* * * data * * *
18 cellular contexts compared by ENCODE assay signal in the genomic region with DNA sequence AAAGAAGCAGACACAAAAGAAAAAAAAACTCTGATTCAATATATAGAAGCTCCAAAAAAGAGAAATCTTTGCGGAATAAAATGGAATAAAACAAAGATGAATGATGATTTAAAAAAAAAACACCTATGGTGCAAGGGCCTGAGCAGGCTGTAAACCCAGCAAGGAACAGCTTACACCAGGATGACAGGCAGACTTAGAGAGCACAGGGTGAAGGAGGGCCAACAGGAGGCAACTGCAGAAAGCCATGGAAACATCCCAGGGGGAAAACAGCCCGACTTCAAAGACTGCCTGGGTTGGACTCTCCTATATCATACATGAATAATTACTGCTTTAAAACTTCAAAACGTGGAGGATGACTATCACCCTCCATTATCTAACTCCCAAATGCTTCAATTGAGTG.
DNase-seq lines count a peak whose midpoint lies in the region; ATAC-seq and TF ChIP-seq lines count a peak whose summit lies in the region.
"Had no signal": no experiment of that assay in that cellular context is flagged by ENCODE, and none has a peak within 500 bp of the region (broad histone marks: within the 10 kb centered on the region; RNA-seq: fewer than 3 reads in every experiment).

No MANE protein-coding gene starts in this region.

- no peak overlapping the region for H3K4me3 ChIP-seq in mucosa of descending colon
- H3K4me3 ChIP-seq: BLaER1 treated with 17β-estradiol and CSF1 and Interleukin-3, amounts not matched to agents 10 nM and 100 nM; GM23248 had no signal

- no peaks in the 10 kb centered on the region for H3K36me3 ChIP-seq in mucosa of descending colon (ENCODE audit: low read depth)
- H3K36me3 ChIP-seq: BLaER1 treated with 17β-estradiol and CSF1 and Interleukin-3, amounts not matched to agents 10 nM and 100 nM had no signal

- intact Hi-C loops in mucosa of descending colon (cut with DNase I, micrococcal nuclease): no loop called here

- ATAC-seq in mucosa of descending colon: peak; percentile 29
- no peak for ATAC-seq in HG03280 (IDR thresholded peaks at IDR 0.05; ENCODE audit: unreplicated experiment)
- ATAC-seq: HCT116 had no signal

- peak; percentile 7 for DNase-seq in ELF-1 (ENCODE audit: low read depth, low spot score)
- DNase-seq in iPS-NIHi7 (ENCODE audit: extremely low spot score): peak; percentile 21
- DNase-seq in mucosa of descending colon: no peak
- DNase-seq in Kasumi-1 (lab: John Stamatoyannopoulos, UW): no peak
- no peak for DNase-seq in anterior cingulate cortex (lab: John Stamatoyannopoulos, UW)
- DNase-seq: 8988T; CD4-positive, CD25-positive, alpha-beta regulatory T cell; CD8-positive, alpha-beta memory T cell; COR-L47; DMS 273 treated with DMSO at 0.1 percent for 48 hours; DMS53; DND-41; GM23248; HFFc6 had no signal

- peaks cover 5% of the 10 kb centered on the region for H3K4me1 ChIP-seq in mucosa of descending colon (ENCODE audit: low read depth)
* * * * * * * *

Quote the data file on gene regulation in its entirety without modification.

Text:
18 cellular contexts compared by ENCODE assay signal in the genomic region with DNA sequence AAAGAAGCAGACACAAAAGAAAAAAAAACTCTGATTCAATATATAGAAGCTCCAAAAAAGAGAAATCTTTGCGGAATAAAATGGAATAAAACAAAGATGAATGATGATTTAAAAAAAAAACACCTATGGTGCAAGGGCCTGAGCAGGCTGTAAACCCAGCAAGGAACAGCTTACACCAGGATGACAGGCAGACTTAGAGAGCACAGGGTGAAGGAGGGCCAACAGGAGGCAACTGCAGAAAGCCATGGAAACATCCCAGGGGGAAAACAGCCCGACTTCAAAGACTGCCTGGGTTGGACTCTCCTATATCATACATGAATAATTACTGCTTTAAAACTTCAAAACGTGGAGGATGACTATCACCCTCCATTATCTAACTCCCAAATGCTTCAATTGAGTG.
DNase-seq lines count a peak whose midpoint lies in the region; ATAC-seq and TF ChIP-seq lines count a peak whose summit lies in the region.
"Had no signal": no experiment of that assay in that cellular context is flagged by ENCODE, and none has a peak within 500 bp of the region (broad histone marks: within the 10 kb centered on the region; RNA-seq: fewer than 3 reads in every experiment).

No MANE protein-coding gene starts in this region.

- no peak overlapping the region for H3K4me3 ChIP-seq in mucosa of descending colon
- H3K4me3 ChIP-seq: BLaER1 treated with 17β-estradiol and CSF1 and Interleukin-3, amounts not matched to agents 10 nM and 100 nM; GM23248 had no signal

- no peaks in the 10 kb centered on the region for H3K36me3 ChIP-seq in mucosa of descending colon (ENCODE audit: low read depth)
- H3K36me3 ChIP-seq: BLaER1 treated with 17β-estradiol and CSF1 and Interleukin-3, amounts not matched to agents 10 nM and 100 nM had no signal

- intact Hi-C loops in mucosa of descending colon (cut with DNase I, micrococcal nuclease): no loop called here

- ATAC-seq in mucosa of descending colon: peak; percentile 29
- no peak for ATAC-seq in HG03280 (IDR thresholded peaks at IDR 0.05; ENCODE audit: unreplicated experiment)
- ATAC-seq: HCT116 had no signal

- peak; percentile 7 for DNase-seq in ELF-1 (ENCODE audit: low read depth, low spot score)
- DNase-seq in iPS-NIHi7 (ENCODE audit: extremely low spot score): peak; percentile 21
- DNase-seq in mucosa of descending colon: no peak
- DNase-seq in Kasumi-1 (lab: John Stamatoyannopoulos, UW): no peak
- no peak for DNase-seq in anterior cingulate cortex (lab: John Stamatoyannopoulos, UW)
- DNase-seq: 8988T; CD4-positive, CD25-positive, alpha-beta regulatory T cell; CD8-positive, alpha-beta memory T cell; COR-L47; DMS 273 treated with DMSO at 0.1 percent for 48 hours; DMS53; DND-41; GM23248; HFFc6 had no signal

- peaks cover 5% of the 10 kb centered on the region for H3K4me1 ChIP-seq in mucosa of descending colon (ENCODE audit: low read depth)